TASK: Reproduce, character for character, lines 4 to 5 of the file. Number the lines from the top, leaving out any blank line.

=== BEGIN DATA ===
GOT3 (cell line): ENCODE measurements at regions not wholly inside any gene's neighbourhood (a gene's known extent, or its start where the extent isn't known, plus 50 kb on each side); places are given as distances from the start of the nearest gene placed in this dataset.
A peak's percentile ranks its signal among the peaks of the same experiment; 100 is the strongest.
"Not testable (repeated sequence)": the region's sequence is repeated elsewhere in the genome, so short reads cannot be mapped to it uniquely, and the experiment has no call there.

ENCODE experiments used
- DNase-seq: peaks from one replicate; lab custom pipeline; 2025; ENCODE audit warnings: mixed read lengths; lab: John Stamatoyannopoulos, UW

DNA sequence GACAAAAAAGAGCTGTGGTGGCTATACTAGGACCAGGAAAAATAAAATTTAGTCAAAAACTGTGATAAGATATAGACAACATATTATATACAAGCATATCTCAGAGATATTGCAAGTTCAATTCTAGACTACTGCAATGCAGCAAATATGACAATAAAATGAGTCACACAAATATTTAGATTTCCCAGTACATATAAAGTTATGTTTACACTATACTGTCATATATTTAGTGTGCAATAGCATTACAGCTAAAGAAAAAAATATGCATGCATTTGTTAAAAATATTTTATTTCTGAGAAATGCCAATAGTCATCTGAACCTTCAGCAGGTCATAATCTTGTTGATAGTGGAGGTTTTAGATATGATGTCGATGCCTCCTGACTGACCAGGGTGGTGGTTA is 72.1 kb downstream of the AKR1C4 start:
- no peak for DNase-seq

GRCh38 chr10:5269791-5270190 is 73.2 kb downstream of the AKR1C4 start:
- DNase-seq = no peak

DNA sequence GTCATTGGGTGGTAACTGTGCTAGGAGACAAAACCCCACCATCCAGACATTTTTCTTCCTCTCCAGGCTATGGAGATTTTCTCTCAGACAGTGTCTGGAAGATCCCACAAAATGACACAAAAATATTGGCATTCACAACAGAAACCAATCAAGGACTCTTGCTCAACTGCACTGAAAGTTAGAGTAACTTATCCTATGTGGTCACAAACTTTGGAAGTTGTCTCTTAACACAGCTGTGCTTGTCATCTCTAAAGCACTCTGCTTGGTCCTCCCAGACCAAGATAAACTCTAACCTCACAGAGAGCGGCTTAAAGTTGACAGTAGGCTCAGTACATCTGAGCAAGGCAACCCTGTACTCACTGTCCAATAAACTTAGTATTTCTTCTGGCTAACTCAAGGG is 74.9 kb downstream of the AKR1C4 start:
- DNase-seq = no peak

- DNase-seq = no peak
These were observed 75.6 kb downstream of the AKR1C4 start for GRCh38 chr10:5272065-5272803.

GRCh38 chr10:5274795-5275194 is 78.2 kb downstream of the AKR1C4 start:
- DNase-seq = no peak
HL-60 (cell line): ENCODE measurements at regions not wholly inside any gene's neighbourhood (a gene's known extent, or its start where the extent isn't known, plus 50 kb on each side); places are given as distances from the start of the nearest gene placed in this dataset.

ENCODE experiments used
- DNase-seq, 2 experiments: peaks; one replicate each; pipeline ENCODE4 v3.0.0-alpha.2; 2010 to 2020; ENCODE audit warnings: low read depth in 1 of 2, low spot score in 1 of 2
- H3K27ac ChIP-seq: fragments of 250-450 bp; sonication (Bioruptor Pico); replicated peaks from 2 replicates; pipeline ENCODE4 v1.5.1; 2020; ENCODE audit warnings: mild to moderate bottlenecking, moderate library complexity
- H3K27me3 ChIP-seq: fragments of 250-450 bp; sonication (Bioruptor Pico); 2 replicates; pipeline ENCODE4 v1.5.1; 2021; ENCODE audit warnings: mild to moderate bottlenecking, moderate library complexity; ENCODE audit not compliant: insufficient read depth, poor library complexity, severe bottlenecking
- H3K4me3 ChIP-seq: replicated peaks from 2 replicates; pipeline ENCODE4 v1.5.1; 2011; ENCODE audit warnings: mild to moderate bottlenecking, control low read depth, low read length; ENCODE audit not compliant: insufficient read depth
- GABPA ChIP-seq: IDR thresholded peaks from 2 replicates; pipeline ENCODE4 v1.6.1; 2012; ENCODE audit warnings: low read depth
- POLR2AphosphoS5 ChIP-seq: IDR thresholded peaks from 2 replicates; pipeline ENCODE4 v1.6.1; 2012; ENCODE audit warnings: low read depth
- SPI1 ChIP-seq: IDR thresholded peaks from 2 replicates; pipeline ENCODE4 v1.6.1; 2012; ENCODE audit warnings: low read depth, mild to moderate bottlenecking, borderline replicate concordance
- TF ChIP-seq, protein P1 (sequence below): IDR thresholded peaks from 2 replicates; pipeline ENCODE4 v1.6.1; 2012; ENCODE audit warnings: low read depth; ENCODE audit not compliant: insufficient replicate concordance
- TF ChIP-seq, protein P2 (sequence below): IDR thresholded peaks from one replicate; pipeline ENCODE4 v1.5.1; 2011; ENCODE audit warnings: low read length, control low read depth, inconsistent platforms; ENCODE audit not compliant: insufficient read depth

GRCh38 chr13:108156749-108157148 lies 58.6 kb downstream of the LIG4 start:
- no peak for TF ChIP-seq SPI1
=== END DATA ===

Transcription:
ENCODE experiments used
- DNase-seq: peaks from one replicate; lab custom pipeline; 2025; ENCODE audit warnings: mixed read lengths; lab: John Stamatoyannopoulos, UW